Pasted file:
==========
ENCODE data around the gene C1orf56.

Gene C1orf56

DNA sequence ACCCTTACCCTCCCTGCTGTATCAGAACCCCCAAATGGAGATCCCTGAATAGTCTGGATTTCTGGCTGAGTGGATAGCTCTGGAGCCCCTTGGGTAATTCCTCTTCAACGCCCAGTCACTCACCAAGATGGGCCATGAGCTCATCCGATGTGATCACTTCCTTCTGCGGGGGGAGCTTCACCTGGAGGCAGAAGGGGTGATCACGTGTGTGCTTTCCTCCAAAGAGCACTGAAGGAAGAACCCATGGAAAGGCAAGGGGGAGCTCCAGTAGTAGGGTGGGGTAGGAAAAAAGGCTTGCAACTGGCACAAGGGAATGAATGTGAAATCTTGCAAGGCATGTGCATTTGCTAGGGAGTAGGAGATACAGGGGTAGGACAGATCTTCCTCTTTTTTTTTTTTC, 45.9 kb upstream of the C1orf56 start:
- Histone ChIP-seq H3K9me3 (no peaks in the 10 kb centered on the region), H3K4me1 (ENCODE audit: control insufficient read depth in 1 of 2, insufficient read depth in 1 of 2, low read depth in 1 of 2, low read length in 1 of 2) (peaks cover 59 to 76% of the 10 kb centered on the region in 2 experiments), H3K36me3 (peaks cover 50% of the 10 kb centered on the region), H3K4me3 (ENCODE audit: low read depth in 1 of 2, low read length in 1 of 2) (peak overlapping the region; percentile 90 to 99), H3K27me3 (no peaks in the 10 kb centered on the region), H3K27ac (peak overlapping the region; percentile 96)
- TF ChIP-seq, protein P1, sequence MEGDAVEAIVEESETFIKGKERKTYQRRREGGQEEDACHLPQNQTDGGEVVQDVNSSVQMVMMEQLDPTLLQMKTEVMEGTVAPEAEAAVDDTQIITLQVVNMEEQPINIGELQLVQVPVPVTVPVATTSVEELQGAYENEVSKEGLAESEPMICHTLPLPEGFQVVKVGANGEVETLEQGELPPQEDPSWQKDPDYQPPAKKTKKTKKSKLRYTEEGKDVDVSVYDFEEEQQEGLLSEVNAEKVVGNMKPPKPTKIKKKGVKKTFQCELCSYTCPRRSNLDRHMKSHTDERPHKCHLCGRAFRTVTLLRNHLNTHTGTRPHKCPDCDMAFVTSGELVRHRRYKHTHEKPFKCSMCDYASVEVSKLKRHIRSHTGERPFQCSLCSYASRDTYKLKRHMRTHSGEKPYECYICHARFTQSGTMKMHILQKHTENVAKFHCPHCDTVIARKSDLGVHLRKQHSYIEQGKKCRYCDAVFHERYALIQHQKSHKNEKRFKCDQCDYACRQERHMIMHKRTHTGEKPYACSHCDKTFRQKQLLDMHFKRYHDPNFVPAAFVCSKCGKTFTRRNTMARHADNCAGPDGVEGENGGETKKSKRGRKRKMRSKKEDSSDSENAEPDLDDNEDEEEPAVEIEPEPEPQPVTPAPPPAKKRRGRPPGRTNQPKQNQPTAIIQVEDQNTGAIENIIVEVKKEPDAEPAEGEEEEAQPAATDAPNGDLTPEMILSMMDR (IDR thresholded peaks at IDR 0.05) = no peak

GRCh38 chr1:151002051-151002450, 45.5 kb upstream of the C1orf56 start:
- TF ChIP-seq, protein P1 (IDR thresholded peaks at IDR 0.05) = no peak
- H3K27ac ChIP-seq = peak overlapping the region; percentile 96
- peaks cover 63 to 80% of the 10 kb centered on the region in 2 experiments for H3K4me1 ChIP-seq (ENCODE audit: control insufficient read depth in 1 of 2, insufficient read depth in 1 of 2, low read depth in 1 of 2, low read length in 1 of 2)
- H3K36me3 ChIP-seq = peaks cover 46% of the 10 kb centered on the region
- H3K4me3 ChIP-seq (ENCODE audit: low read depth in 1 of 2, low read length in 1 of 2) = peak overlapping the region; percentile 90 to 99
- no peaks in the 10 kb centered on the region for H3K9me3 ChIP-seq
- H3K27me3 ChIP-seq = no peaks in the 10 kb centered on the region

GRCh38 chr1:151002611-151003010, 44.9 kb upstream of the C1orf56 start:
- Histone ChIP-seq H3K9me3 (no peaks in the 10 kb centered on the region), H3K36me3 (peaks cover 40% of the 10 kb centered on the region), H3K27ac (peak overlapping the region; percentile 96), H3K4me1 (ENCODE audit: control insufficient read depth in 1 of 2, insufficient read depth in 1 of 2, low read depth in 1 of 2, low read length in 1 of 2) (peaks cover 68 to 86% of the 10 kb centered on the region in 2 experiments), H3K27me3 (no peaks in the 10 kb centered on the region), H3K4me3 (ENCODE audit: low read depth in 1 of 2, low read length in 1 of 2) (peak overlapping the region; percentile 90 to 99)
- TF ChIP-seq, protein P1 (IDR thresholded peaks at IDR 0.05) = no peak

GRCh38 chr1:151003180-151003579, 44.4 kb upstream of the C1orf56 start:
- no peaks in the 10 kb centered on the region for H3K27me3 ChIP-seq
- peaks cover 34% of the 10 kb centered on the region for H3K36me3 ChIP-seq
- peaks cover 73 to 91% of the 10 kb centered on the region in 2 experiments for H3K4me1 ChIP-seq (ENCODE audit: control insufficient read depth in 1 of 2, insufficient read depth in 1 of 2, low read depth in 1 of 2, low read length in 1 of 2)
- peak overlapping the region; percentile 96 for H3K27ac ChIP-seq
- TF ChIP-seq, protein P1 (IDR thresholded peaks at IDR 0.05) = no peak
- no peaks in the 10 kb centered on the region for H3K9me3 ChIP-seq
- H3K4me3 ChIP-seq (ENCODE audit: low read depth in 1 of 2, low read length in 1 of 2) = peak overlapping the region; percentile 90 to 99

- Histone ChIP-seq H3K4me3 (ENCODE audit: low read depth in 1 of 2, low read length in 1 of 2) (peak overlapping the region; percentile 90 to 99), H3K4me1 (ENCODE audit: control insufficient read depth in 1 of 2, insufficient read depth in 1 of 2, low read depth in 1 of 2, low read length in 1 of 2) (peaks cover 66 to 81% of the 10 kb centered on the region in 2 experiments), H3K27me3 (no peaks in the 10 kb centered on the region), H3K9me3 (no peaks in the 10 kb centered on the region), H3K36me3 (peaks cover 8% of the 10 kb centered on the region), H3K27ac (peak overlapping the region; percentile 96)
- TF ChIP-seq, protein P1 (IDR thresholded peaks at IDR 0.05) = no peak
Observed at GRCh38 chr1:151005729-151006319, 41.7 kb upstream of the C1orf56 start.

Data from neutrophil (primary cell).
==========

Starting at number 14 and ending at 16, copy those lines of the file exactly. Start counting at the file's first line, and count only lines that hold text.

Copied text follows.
GRCh38 chr1:151002611-151003010, 44.9 kb upstream of the C1orf56 start:
- Histone ChIP-seq H3K9me3 (no peaks in the 10 kb centered on the region), H3K36me3 (peaks cover 40% of the 10 kb centered on the region), H3K27ac (peak overlapping the region; percentile 96), H3K4me1 (ENCODE audit: control insufficient read depth in 1 of 2, insufficient read depth in 1 of 2, low read depth in 1 of 2, low read length in 1 of 2) (peaks cover 68 to 86% of the 10 kb centered on the region in 2 experiments), H3K27me3 (no peaks in the 10 kb centered on the region), H3K4me3 (ENCODE audit: low read depth in 1 of 2, low read length in 1 of 2) (peak overlapping the region; percentile 90 to 99)
- TF ChIP-seq, protein P1 (IDR thresholded peaks at IDR 0.05) = no peak